Greenwashing | ETF Trends

By Brittany Damico, Business Development Specialist, The Wealth Consulting Group

When you make the decision to align your personal values with your purchasing power as a consumer, you have the ability to shape the economy.  Most of us do this every time we make a decision to purchase one product over another, we cast our vote for that company. As you begin consciously casting these votes, you may come face to face with one notable question, “How can I ensure the companies I’m supporting are actually telling the truth about their sustainability initiatives?” In order to answer this, it’s helpful to understand the difference between green marketing and “greenwashing”. Greenwashing occurs when a company intentionally misrepresents their environmental friendliness in order to deceive consumers [1]. After Larry Fink, the CEO of BlackRock, made his announcement declaring environmental sustainability as a core focus moving forward [2] and many others following suit, the term greenwashing or “green sheen” began trending around the water cooler. While the term has been around since the 1960’s, it’s been a growing conversation as sustainability continues to govern the competitive advantage for corporations.

How does it work?

Greenwashing comes in many shapes and sizes and can be seen across all industries. Some of the most common forms of greenwashing are misleading imagery on packaging, being purposefully vague about their sustainability practices, or exaggerating deceptive and confusing sustainability initiatives. If a company is involved in greenwashing, they may use these techniques to make their products appear healthier, free of chemicals, sustainably sourced, or recycled when that is not the whole truth.

Examples of greenwashing

In an attempt to hedge the deceptive traps of greenwashing, The U.S. Federal Trade Commission (FTC) has created the “Green Guides”. These are voluntary guidelines designed to help marketers avoid making misleading or unsubstantiated claims about their environmental practices. The following are examples of unsubstantiated greenwashing claims directly from the FTC website [3]:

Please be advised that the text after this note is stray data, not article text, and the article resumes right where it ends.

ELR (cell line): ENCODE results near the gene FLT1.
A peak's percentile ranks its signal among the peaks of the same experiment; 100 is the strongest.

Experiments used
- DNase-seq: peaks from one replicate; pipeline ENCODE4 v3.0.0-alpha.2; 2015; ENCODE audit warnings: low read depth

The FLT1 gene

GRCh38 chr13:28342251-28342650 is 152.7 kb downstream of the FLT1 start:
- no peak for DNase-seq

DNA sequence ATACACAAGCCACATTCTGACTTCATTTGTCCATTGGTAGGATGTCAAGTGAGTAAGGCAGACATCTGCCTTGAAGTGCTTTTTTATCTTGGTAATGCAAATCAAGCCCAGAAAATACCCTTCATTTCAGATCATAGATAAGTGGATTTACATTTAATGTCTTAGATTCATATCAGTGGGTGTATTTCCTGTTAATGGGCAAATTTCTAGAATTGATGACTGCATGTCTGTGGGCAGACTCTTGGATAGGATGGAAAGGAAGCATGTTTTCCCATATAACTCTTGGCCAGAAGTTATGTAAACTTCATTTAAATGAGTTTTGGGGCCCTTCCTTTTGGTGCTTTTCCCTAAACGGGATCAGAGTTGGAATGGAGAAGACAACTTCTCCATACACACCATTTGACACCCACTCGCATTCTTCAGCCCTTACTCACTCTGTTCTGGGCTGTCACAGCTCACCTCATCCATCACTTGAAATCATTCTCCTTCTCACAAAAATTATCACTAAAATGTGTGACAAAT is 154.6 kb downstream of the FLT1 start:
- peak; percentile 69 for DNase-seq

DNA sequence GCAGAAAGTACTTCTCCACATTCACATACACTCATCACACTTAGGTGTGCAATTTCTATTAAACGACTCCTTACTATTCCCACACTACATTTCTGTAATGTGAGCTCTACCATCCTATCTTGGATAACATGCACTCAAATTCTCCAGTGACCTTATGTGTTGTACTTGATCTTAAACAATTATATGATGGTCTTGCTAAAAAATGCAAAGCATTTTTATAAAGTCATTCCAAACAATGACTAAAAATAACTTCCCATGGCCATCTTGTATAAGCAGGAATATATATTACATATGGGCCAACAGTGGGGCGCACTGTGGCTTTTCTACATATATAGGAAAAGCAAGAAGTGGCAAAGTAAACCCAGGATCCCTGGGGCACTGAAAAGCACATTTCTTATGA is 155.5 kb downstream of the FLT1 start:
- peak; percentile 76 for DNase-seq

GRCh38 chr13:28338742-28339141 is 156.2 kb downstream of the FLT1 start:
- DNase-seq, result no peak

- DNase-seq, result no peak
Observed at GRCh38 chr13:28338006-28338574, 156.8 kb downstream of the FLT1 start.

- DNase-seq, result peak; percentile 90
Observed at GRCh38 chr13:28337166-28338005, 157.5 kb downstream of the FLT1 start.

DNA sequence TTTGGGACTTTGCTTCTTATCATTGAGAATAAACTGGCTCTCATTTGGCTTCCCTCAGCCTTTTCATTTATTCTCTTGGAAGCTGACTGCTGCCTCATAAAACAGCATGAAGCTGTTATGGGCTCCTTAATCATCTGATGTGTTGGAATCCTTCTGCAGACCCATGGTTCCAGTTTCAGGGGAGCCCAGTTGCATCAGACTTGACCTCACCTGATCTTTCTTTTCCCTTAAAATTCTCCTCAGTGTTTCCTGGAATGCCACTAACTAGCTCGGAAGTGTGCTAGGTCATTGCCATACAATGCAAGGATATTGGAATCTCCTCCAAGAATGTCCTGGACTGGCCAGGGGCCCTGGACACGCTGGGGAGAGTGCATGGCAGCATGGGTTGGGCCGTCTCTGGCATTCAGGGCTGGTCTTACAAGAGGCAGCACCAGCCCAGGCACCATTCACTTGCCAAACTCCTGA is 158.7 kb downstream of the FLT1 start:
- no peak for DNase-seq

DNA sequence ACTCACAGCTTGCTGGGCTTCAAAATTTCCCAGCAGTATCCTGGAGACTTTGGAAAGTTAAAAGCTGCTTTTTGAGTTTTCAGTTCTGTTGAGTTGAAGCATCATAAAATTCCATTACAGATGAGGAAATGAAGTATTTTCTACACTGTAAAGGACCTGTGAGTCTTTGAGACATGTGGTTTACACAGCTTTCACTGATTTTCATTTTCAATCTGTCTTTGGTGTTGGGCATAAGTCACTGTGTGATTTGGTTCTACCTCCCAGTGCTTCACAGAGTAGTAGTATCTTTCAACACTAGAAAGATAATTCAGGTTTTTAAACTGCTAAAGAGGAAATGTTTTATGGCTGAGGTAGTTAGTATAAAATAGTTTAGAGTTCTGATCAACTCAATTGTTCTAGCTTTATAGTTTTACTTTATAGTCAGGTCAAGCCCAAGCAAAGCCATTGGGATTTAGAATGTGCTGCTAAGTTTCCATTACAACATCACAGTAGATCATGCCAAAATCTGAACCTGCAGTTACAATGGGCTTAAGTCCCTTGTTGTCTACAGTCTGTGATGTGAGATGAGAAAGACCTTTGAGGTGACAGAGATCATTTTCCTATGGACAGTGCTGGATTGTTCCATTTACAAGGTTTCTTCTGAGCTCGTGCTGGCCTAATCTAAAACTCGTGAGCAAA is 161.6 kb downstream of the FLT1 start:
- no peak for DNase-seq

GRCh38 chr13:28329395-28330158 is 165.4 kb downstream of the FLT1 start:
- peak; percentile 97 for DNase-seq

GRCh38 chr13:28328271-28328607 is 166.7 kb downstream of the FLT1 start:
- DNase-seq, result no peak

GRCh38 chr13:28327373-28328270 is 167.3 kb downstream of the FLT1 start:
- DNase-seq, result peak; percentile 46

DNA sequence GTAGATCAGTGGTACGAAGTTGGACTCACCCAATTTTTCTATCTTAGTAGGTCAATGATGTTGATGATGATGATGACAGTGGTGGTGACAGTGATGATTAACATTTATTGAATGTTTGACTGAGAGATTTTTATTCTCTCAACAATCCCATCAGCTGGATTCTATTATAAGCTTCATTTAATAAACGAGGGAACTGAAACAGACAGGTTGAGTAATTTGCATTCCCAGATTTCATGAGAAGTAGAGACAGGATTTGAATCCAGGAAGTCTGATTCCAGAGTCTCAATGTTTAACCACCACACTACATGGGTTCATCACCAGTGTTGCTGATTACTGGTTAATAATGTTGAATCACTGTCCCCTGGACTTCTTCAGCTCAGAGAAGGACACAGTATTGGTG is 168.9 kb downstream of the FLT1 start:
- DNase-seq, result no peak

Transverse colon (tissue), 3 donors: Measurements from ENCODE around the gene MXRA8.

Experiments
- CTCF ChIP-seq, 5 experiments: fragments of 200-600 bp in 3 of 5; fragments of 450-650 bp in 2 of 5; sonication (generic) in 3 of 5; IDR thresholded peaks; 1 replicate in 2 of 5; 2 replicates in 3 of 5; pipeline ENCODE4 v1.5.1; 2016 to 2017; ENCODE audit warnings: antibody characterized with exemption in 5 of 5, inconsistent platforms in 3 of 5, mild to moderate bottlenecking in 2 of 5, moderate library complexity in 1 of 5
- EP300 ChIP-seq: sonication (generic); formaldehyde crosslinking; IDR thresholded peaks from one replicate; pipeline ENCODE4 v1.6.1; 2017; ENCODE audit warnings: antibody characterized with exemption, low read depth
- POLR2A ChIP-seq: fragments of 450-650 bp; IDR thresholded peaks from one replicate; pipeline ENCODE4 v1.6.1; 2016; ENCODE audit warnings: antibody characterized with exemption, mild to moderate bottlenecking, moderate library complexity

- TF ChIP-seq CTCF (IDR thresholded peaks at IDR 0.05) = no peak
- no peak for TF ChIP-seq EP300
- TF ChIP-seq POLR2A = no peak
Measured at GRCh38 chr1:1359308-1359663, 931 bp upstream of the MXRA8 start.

• A plastic package containing a new shower curtain is labeled “recyclable.” It is not clear whether the package or the shower curtain is recyclable. In either case, the label is deceptive if any part of the package or its contents, other than minor components, cannot be recycled.
  • An area rug is labeled “50% more recycled content than before.” The manufacturer increased the recycled content from 2% to 3%. Although technically true, the message conveys the false impression that the rug contains a significant amount of recycled fiber.
  • A trash bag is labeled “recyclable.” Trash bags are not ordinarily separated from other trash at the landfill or incinerator, so they are highly unlikely to be used again for any purpose. The claim is deceptive since it asserts an environmental benefit where no meaningful benefit exists.

Can I easily avoid it?

This information may leave you feeling a little defeated about corporate America, but fear not! There’s a growing number of companies making huge strides in reducing their negative environmental impact. When you’re in the stores, be mindful about the level of detail provided about the company’s sustainability claims. Is the information confusing? Hard to find? Is the product claiming to be better than a competitor with no substantiated claim? These questions can help you quickly determine whether a company is the real deal or just greenwashing. For additional information about consumer protection again misleading marketplace claims, please visit

How The Wealth Consulting Group can Help

The presence of ESG (Environmental, Social, Governance) screening within investment markets is supporting the movement toward transparency and corporate social responsibility. This drive toward meaningful environmental impacts and transparent sustainable practices are becoming crucial for a company’s ability to show that it has the right to exist in the current market. At The Wealth Consulting Group, our ESG screened High Impact Portfolios are dedicated to positive social and sustainable impact through a conscious allocation of capital. If you would like to learn more about these topics and our High Impact Portfolios, please reach out to your trusted WCG advisor.

The opinions voiced in this material are for general information and are not intended to provide specific advice or recommendations for any individual.

An Environmental, Social and Governance (ESG) fund’s policy could cause it to perform differently compared to funds that do not have such a policy. No strategy assures success or protects against loss. WCG Wealth Advisors, The Wealth Consulting Group and LPL Financial are separate entities from BlackRock.